Your Hosts: Mary Robinette, Dan, Amal, and Howard Rigorous structure in poetic form is commonly pointed at when we declare Poems have meters and rhymes, as the norm. Yet words without patterns can roar like a storm So why pay attention, why study with care Rigorous structure in poetic form? Just set it aside, surrender the … Continue reading 16.15: Poetic Structure, Part I

Write either of these:
Just one villanelle (Howard!)
or three full haiku.

Pay close attention
To the demands of their forms.
Constraints can inspire!

(Fifteen minutes long
Because you’re in a hurry
and this is haiku.)

“Resident Alien,” available on SyFy or through Amazon.

16.16: Poetic Structure: Part II

Your Hosts: Mary Robinette, Dan, Amal, and Howard How does a poem happen? Absent an external structure, what makes a thing a poem? The key word in that question may be “external,” because ultimately the poem on the page will be the implicit definition of its own structure—even if it borrows a “non-poetic” structure from another … Continue reading 16.16: Poetic Structure: Part II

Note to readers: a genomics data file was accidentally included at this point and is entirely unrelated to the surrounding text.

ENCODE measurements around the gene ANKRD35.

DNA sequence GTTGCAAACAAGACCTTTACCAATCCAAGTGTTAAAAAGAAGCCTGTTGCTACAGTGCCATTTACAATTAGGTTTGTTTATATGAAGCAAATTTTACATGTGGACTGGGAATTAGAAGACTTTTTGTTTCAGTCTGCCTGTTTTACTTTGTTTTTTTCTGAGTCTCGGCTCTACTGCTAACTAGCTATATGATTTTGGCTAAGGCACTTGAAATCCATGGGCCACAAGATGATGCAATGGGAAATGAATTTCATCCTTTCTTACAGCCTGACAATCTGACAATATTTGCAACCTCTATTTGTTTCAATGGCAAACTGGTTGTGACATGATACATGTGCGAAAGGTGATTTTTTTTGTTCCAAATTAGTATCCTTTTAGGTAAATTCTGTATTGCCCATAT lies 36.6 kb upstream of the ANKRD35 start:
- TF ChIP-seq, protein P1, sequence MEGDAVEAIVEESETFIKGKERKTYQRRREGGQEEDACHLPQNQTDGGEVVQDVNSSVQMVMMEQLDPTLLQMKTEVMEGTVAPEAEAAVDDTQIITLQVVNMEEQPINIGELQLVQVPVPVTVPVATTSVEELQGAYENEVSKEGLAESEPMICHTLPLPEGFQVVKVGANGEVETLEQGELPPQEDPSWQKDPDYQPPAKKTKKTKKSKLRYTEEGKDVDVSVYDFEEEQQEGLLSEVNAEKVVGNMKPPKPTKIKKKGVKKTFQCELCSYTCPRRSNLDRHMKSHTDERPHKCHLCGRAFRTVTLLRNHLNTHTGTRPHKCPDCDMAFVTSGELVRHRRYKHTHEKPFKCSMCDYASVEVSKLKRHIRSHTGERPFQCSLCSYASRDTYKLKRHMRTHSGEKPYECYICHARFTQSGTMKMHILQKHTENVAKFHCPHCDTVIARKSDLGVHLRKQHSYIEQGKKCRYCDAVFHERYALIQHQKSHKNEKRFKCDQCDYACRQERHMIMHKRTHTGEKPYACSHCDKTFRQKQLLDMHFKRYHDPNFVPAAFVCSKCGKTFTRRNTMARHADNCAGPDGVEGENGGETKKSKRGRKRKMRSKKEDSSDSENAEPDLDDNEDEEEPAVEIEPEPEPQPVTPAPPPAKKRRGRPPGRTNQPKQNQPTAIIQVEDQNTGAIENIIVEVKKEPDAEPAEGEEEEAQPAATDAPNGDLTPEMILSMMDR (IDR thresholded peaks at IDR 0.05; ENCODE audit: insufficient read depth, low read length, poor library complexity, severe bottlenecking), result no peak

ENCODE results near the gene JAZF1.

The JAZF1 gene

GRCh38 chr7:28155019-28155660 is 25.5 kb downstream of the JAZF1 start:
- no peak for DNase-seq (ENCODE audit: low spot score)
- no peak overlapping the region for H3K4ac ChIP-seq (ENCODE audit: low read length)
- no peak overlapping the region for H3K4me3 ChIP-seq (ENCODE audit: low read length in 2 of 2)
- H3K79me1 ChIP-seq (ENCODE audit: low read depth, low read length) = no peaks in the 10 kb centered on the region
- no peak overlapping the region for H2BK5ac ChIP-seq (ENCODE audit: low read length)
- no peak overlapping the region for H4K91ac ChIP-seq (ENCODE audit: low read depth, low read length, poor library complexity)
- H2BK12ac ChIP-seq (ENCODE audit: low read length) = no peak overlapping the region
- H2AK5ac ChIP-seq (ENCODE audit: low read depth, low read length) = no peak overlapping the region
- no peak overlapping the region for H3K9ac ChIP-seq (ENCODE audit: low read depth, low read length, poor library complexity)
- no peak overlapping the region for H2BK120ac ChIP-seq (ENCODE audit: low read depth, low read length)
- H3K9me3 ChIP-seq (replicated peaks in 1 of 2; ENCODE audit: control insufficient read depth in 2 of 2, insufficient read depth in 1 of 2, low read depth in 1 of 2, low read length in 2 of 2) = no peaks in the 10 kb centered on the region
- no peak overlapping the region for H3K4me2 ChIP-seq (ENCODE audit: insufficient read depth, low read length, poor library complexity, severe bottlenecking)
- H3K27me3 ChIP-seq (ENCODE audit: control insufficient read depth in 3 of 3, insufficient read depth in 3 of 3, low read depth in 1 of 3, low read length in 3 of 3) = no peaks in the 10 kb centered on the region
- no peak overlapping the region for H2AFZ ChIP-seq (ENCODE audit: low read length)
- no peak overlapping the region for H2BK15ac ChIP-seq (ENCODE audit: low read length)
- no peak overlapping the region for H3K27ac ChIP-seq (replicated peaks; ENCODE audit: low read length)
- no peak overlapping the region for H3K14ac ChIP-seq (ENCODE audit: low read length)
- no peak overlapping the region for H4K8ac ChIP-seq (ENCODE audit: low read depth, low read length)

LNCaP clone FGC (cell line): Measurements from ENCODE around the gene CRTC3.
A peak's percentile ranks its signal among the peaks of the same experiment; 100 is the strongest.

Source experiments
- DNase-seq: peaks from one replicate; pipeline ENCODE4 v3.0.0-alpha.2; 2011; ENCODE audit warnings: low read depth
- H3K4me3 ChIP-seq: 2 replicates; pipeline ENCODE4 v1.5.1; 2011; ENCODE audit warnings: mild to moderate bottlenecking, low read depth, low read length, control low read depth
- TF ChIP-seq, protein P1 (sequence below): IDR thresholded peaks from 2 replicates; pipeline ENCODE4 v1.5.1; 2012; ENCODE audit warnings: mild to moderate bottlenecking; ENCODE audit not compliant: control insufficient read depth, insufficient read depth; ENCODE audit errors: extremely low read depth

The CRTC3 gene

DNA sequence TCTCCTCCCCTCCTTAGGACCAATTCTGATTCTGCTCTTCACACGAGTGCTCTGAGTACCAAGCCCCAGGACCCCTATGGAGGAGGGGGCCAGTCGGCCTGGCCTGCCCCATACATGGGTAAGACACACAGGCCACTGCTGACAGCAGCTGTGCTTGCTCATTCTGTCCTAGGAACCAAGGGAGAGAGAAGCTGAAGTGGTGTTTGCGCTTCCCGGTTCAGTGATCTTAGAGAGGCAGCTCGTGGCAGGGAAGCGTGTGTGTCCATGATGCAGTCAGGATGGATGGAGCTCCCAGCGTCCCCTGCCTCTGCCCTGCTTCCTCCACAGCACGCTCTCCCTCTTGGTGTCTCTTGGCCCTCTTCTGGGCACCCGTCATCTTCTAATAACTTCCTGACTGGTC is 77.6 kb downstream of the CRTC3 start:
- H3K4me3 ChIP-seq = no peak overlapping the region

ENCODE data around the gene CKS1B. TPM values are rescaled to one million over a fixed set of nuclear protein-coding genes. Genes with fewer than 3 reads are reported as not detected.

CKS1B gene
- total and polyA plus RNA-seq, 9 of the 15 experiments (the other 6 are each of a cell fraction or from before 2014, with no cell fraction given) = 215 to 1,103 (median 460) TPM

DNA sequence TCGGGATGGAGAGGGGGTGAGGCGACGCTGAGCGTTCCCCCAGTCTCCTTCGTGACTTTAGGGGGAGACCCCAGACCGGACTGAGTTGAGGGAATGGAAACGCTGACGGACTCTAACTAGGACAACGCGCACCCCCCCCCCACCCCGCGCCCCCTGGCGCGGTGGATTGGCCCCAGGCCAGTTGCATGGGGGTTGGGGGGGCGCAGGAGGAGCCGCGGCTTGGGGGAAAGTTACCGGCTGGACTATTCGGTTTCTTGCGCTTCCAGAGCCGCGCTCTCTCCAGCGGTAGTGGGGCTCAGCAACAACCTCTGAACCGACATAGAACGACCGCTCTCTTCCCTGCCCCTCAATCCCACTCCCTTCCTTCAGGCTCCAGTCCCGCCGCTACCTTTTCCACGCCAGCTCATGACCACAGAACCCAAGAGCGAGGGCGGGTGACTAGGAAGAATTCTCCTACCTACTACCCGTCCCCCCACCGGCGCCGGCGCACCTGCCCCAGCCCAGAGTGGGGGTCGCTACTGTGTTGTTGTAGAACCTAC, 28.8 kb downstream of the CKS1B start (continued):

Write a poem inspired by the form with which you’ve chosen to structure it: take a numbered list of things, and use that numbered list to write a poem inspired by the list, and also organized according to that list.

The Space Between Worlds, by Micaiah Johnson

16.17: The Time To Rhyme

Your Hosts: Mary Robinette, Dan, Amal, and Howard Rhyming is powerful. It can signal a form, or telegraph whimsy. It can be predictable, surprising, and sometimes both. It may also be seen as childish. When, then, is it time to rhyme? Will rhyming “internally” fit? As opposed to a line-ending bit. For answers, just listen. But … Continue reading 16.17: The Time To Rhyme

Look up the limericks of Edward Lear, and use them as a model; write a limerick, paying careful attention to how the rhyme needs to match a certain rhythm.

The Forever Sea, by Joshua Phillip Johnson

16.19: Intro to Roleplaying Games